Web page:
Username: Password:

Show Posts

This section allows you to view all posts made by this member. Note that you can only see posts made in areas you currently have access to.

Messages - Meker

Pages: 1 2 [3] 4
Discuss Basses and Bass Playing / Re: Washburn SB-40
« on: March 09, 2013, 05:33:47 PM »
Hey guys, I was just browsing the net for pics of my newly acquired 1981 Bass identical to the one above. It has Washburn on the top part of the headstock but certainly nothing on the rod cover. The cover seems genuine though has a porous kind of surface (same red) like it hasn't been top-coated.
I would load a pic of the cover right now but can't figure how, sorry.
The only reason I bought the Bass (which was in generally poor condition but looked easily restorable) was I own and restored a red wood-grained Mercury Series guitar. They are like brothers, lol.
The so-called LB40/Vulture came up pretty good with about 6 hours polishing and minor wiring repair. It has a few dings and clear-coat chips that i won't repair for the moment.
It sounds pretty damn good after I sorted all the adjustments and lowered the strings a fair bit. The neck's straightness is outstanding - i didn't adjust it at all (yet - maybe a small tweak after I play it for a while).
At 50 years I still play occasionally - moderate rock and, well, lotsa stuff.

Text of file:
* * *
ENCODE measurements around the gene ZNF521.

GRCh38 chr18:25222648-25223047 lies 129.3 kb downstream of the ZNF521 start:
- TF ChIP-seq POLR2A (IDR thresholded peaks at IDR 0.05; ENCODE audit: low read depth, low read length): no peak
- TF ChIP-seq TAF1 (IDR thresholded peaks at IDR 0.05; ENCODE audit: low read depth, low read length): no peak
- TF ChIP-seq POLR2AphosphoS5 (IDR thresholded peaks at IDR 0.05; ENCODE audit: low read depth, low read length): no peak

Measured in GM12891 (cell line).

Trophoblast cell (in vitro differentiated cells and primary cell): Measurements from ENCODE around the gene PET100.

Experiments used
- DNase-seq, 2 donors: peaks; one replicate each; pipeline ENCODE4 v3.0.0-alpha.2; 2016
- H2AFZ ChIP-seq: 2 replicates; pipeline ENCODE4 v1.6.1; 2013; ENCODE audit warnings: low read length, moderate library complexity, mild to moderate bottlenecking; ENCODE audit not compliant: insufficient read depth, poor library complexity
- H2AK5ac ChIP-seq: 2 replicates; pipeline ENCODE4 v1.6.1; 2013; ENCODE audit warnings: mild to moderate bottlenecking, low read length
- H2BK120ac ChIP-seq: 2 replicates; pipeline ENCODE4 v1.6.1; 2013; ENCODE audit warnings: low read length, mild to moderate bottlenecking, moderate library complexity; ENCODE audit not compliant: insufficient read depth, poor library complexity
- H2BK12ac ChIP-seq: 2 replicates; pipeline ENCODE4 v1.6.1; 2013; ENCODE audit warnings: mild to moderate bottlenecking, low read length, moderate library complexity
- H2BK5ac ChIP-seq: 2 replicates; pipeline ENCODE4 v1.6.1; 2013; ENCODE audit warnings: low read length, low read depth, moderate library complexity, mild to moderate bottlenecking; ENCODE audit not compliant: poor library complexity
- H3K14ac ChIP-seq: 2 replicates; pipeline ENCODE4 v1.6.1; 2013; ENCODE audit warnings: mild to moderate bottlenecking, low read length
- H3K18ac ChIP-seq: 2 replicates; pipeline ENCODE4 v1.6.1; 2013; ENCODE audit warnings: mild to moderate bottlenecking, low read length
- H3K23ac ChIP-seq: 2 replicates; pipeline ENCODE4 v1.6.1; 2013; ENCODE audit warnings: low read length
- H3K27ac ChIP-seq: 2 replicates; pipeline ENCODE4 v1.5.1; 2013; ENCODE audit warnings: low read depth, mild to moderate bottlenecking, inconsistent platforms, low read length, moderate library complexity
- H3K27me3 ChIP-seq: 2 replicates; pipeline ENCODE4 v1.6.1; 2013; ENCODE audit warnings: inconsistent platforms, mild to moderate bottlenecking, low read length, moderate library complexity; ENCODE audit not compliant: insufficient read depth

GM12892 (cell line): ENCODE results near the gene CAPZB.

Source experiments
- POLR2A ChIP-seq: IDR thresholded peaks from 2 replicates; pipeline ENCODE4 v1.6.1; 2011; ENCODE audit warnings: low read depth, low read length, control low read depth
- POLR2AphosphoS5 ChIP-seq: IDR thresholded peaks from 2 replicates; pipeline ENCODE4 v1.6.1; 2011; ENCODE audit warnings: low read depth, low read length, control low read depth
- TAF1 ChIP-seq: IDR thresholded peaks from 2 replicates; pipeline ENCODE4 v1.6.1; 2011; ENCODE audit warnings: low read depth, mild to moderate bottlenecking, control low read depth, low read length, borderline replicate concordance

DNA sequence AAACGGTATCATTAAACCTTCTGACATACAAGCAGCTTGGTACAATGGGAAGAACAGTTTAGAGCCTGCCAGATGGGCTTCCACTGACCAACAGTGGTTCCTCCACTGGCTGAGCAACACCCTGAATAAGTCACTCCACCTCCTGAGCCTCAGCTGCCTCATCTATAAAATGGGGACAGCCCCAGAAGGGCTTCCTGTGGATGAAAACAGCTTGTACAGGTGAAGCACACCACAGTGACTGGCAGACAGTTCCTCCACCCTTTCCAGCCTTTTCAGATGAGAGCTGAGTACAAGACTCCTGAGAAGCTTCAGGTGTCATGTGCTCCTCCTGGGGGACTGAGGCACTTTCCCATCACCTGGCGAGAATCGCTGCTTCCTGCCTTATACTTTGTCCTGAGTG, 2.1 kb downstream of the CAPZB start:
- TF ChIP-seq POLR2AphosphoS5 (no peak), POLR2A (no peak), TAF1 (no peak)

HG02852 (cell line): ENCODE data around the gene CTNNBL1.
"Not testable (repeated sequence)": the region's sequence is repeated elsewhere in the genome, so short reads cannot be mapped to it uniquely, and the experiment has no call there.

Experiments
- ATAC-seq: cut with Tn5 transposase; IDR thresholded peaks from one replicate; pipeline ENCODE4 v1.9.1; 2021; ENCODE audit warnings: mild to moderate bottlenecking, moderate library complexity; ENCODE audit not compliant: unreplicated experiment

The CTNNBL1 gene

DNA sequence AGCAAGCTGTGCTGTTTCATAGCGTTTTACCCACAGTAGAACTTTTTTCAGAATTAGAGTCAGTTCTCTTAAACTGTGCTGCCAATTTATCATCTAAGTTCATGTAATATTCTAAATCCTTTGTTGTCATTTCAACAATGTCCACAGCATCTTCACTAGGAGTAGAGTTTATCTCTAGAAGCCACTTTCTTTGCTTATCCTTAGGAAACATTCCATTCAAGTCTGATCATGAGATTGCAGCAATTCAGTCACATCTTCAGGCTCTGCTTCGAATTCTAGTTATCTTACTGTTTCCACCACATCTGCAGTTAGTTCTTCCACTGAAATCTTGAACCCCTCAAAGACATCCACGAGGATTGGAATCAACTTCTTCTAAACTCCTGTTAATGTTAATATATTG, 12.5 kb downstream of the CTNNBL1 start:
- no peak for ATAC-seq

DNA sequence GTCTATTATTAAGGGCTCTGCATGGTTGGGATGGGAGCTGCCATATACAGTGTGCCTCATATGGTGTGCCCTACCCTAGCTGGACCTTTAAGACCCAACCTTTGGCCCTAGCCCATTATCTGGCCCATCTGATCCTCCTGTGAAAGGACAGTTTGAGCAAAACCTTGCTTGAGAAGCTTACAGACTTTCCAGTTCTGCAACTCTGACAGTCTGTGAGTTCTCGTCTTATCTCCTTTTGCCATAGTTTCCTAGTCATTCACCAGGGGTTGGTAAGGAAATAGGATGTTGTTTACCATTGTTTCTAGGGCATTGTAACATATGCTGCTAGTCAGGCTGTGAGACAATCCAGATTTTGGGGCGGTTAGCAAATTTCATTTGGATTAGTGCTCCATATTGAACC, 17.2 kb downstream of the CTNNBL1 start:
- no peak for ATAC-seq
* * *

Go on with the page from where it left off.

So in a few weeks I'm testing it out on stage - sounds great to our funky type version of "VENUS".
No it's not for sale, sorry. But if pics will help anyone I'll send them to you.
Cheers from Australia, Carl

Can you please send me some pictures as well?  to would be great!! Thanks much!

Old old topic here but have to resurrect it as I just stumbled across it googling stuff. I have been researching history, for years, for the SB-40 of 1981 and the SB-40EQ of 1982 (my favorite all-time basses altho there really is NO difference between them) and others made by Yamaki and Matsumoko for Washburn---you know, our favorite basses!  I see the I miscalled the identity of the posters bass!  It is NOT an early proto of the SB-40.

It is a B-40.  The 4 pots + 1 switch is the clue. 

ALL SB-40s came out in 1981 with 3 pots, 1 toggle and 1 mini-switch which is often called a phaser but in the Japanese schematics called "Resonance" which I think you can think of as slight harmonic  bite added to the tone.